Can insulin sensitizers be used to treat menstrual irregularities associated with polycystic ovary syndrome (PCOS)?
Metformin, pioglitazone (Actos), and rosiglitazone (Avandia) can be used to improve menstrual cycling in women with PCOS. (Strength of Recommendation [SOR]: A, based on a meta-analysis.) However, metformin is much less effective than oral contraceptives (OCs). (SOR: A, based on a meta-analysis of randomized controlled trials [RCTs].)
A Cochrane review of 44 RCTs (N = 3,992) assessed the effectiveness of insulin-sensitizing drugs in improving reproductive and metabolic outcomes in women with PCOS.1 Improvement in menstrual cycle irregularities was a secondary outcome. Metformin was more effective than placebo in improving the menstrual pattern (eight RCTs, N = 427; odds ratio [OR] = 1.7; 95% confidence interval [CI], 1.1 to 2.6). Pioglitazone (two RCTs, N = 70; OR = 8.9; 95% CI, 2.4 to 33) and rosiglitazone (two RCTs, N = 100; OR = 5.6; 95% CI, 2.2 to 14) also improved the menstrual pattern compared with placebo.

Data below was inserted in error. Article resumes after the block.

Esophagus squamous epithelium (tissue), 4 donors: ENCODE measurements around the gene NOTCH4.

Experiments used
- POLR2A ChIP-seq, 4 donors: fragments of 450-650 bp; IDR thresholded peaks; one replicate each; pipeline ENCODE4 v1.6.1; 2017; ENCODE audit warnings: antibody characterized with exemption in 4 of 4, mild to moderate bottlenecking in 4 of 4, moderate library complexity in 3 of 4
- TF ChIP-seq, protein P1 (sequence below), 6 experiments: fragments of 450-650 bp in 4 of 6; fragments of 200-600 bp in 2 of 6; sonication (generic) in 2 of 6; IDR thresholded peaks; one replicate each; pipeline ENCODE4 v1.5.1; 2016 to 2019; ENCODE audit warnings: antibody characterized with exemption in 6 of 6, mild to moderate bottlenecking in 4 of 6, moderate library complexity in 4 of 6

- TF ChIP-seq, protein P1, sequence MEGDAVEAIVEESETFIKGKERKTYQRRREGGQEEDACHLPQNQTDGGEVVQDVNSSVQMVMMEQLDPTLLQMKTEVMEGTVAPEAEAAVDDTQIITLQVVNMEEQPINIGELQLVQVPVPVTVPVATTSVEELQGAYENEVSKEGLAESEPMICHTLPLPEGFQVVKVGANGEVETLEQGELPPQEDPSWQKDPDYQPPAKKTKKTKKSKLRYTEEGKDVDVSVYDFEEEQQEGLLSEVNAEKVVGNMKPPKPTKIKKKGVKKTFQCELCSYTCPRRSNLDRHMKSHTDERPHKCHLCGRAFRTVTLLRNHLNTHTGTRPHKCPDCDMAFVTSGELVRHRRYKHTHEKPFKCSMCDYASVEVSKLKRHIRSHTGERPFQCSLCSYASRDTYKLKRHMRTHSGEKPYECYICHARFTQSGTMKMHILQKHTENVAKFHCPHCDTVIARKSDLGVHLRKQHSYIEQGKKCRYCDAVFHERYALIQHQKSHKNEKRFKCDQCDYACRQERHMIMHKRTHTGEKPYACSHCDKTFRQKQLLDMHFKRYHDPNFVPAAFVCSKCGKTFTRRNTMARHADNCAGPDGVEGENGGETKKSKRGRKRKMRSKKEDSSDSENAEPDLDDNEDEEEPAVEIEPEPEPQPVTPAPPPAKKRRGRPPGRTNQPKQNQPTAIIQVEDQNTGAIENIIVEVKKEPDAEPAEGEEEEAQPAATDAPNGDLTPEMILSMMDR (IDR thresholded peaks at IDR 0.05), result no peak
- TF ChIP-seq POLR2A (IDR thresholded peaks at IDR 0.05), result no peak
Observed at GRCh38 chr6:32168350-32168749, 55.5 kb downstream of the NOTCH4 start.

A Cochrane review (six RCTs, N = 174) compared the effectiveness and safety of insulin sensitizers with OCs in improving clinical, hormonal, and metabolic outcomes in women with PCOS.2 In two trials (n = 35), metformin was less effective than OCs in improving menstrual pattern (OR = 0.08; 95% CI, 0.01 to 0.45). Another RCT (n = 46), which was published after the Cochrane review, compared drospirenone/ethinyl estradiol with rosiglitazone.3 Normalization of menstrual pattern was a secondary measure achieved with both therapies (100% of patients receiving OCs had regular menstrual periods vs. 75% of those receiving rosiglitazone; P = .7), but the study was underpowered to detect a clinically meaningful difference.
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